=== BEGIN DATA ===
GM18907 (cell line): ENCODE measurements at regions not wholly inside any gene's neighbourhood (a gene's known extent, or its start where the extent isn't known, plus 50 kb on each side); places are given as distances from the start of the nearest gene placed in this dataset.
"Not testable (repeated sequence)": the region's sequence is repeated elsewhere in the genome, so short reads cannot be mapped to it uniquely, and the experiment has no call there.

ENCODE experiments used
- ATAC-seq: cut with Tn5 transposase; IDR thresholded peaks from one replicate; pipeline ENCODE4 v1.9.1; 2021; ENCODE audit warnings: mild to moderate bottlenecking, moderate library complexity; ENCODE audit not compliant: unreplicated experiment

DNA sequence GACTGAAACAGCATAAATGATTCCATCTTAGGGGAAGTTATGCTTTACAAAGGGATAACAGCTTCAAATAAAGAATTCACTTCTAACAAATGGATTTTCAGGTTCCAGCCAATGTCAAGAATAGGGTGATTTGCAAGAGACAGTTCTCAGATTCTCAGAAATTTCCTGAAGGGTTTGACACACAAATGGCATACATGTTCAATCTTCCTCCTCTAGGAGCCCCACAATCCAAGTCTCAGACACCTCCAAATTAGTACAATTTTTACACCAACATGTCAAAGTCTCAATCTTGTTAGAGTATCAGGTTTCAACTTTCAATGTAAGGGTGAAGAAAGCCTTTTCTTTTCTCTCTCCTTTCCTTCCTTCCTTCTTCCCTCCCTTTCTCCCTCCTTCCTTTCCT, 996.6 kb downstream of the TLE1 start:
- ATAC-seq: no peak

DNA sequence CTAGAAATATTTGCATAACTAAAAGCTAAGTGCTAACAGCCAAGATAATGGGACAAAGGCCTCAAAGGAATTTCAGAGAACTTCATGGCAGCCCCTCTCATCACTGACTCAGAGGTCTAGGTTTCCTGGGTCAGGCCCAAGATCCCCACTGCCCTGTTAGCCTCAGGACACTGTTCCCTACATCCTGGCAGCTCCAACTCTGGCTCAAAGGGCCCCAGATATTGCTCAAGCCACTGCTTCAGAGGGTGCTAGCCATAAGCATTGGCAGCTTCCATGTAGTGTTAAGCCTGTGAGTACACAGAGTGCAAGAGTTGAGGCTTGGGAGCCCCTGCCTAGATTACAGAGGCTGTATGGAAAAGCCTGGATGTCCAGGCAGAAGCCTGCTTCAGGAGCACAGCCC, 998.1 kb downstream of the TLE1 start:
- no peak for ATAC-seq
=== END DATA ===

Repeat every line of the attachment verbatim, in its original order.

GM18907 (cell line): ENCODE measurements at regions not wholly inside any gene's neighbourhood (a gene's known extent, or its start where the extent isn't known, plus 50 kb on each side); places are given as distances from the start of the nearest gene placed in this dataset.
"Not testable (repeated sequence)": the region's sequence is repeated elsewhere in the genome, so short reads cannot be mapped to it uniquely, and the experiment has no call there.

ENCODE experiments used
- ATAC-seq: cut with Tn5 transposase; IDR thresholded peaks from one replicate; pipeline ENCODE4 v1.9.1; 2021; ENCODE audit warnings: mild to moderate bottlenecking, moderate library complexity; ENCODE audit not compliant: unreplicated experiment

DNA sequence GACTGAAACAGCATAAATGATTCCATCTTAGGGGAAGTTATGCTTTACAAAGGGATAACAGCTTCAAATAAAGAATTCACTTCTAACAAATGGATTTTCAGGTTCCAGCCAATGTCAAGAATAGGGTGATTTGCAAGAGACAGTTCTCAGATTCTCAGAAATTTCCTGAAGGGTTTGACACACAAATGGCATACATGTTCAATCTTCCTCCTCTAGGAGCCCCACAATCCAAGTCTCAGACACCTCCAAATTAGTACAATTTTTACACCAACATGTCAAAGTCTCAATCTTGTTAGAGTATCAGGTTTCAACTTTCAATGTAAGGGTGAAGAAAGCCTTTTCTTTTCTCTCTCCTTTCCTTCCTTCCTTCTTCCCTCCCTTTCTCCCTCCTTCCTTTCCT, 996.6 kb downstream of the TLE1 start:
- ATAC-seq: no peak

DNA sequence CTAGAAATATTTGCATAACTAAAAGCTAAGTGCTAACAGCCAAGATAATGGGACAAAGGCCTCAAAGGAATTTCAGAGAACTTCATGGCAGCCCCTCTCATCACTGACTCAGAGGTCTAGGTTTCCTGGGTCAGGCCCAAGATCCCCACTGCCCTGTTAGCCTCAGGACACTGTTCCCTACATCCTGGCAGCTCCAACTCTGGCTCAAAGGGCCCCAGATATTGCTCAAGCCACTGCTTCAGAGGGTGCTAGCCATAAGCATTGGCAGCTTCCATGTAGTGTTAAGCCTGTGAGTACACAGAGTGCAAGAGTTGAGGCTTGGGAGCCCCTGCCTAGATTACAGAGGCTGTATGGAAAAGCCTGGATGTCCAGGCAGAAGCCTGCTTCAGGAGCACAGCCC, 998.1 kb downstream of the TLE1 start:
- no peak for ATAC-seq